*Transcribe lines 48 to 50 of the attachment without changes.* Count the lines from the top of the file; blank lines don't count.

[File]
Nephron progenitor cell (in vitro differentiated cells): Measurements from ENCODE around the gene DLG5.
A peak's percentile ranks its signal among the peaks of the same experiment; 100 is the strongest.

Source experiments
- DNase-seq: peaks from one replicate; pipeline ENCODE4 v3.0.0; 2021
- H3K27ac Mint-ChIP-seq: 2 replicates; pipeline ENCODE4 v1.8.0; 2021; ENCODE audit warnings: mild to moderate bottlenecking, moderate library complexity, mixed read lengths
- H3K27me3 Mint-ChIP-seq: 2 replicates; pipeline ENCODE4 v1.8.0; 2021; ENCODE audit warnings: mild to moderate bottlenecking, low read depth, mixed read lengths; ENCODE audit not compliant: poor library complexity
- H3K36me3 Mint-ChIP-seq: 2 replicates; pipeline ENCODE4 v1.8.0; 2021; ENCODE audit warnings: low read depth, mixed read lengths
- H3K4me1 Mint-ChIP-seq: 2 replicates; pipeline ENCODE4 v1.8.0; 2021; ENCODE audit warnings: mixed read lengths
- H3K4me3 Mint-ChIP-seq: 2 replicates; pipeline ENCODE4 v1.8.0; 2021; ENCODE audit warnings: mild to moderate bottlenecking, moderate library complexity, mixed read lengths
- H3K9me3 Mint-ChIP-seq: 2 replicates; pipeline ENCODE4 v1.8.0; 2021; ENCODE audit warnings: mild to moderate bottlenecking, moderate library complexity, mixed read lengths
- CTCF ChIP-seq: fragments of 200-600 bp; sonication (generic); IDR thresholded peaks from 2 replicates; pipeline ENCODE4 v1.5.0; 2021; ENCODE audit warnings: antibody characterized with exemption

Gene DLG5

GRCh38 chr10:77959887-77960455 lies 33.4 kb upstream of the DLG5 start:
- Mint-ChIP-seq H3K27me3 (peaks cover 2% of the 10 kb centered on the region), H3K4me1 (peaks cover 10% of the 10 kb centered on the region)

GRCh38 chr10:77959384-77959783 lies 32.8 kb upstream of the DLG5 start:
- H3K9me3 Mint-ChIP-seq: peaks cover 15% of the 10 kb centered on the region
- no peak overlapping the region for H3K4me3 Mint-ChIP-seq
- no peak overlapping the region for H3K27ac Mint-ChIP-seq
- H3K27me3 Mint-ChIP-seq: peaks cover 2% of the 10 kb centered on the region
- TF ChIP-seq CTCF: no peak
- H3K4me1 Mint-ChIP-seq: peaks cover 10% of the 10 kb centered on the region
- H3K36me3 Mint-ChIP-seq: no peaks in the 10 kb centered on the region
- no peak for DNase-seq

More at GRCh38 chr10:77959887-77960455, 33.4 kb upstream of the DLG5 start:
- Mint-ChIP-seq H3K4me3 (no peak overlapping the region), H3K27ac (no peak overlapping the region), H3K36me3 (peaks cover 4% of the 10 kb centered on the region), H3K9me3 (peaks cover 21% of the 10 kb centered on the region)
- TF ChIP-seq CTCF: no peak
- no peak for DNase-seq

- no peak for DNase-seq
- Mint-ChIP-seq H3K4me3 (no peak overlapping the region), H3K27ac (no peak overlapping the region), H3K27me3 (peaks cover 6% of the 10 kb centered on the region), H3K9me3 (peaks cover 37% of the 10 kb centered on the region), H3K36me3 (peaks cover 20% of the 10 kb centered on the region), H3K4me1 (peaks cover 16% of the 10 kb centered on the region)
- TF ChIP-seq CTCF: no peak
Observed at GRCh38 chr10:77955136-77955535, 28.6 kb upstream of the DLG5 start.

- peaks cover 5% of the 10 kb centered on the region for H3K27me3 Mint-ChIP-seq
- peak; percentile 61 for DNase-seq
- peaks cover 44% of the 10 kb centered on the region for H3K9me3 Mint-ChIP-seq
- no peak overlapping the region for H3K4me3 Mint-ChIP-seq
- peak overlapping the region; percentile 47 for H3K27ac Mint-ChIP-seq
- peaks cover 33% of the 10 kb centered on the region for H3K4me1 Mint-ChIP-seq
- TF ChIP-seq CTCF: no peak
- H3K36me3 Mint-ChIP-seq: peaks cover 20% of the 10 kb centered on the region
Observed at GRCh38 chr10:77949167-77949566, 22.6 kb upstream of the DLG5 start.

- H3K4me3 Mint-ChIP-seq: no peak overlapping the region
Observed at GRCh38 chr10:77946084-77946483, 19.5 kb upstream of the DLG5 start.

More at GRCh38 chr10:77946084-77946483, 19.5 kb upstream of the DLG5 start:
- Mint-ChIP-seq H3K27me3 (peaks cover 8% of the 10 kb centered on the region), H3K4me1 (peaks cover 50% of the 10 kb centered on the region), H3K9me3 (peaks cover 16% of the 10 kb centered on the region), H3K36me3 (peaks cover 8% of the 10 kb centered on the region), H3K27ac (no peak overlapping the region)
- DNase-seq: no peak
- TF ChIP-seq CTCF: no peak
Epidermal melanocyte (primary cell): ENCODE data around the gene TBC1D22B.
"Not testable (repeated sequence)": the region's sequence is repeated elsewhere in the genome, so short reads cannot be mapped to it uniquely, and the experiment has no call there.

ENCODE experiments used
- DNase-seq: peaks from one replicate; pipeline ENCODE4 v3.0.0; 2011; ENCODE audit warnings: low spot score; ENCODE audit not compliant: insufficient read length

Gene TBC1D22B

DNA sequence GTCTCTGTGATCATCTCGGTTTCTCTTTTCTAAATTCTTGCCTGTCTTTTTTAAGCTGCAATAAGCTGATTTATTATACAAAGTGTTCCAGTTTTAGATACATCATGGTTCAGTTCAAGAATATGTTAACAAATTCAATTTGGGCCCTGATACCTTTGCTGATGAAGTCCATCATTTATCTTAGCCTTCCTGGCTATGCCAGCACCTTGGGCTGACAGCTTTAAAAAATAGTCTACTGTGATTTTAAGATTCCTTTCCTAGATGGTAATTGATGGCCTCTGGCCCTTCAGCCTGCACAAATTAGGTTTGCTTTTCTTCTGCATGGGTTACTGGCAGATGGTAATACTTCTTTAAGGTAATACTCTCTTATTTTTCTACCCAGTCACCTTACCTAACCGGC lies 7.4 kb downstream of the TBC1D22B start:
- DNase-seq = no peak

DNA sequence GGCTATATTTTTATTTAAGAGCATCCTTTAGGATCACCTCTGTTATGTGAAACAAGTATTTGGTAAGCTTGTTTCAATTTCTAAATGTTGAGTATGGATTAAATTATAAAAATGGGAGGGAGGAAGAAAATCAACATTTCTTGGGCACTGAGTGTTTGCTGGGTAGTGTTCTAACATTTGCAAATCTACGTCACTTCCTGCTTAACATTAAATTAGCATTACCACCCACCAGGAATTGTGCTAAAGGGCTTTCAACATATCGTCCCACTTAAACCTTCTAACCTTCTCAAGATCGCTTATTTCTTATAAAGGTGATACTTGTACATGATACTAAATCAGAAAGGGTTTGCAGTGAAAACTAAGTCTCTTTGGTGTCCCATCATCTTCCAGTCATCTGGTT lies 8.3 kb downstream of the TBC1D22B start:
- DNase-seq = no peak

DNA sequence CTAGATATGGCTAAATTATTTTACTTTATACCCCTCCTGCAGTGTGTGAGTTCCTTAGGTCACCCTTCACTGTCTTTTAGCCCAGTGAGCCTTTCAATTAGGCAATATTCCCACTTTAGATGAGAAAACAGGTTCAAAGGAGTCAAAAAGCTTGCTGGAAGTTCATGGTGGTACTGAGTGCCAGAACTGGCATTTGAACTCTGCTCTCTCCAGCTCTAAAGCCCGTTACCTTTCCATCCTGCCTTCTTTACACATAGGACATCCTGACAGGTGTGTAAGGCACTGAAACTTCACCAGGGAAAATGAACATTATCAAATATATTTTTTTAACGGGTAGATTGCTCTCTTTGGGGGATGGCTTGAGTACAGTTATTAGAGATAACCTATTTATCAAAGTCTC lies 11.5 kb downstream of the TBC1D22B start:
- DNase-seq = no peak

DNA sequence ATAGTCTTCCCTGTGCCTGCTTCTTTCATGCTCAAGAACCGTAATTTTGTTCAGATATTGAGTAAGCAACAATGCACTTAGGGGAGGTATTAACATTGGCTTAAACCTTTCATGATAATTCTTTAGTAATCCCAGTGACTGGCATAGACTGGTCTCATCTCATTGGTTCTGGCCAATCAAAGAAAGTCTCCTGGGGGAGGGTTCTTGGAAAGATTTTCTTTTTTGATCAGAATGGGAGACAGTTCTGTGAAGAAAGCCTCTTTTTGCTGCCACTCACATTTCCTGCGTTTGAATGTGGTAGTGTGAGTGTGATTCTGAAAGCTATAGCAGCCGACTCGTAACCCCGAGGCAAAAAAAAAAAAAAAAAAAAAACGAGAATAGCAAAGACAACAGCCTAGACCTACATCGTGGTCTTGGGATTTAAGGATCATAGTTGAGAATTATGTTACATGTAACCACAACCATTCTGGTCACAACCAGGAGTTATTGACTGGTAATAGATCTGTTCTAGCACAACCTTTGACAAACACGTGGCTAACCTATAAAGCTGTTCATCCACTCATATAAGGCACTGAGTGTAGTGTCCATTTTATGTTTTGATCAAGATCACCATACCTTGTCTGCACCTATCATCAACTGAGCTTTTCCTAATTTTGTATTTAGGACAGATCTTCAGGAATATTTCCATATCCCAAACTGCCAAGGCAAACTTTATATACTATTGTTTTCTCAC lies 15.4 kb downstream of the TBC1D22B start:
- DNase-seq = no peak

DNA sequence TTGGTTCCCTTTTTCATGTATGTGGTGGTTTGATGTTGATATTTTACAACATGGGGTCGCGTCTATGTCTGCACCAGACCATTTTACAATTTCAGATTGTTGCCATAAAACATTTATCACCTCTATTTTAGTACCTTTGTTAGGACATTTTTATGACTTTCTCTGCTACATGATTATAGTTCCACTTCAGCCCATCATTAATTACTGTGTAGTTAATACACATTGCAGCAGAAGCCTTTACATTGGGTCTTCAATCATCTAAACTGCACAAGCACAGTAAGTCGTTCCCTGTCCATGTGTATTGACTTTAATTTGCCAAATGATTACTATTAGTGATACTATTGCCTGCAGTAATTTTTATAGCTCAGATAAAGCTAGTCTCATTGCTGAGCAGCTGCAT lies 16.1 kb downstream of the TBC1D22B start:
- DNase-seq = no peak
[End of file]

"Not testable (repeated sequence)": the region's sequence is repeated elsewhere in the genome, so short reads cannot be mapped to it uniquely, and the experiment has no call there.

ENCODE experiments used
- DNase-seq: peaks from one replicate; pipeline ENCODE4 v3.0.0; 2011; ENCODE audit warnings: low spot score; ENCODE audit not compliant: insufficient read length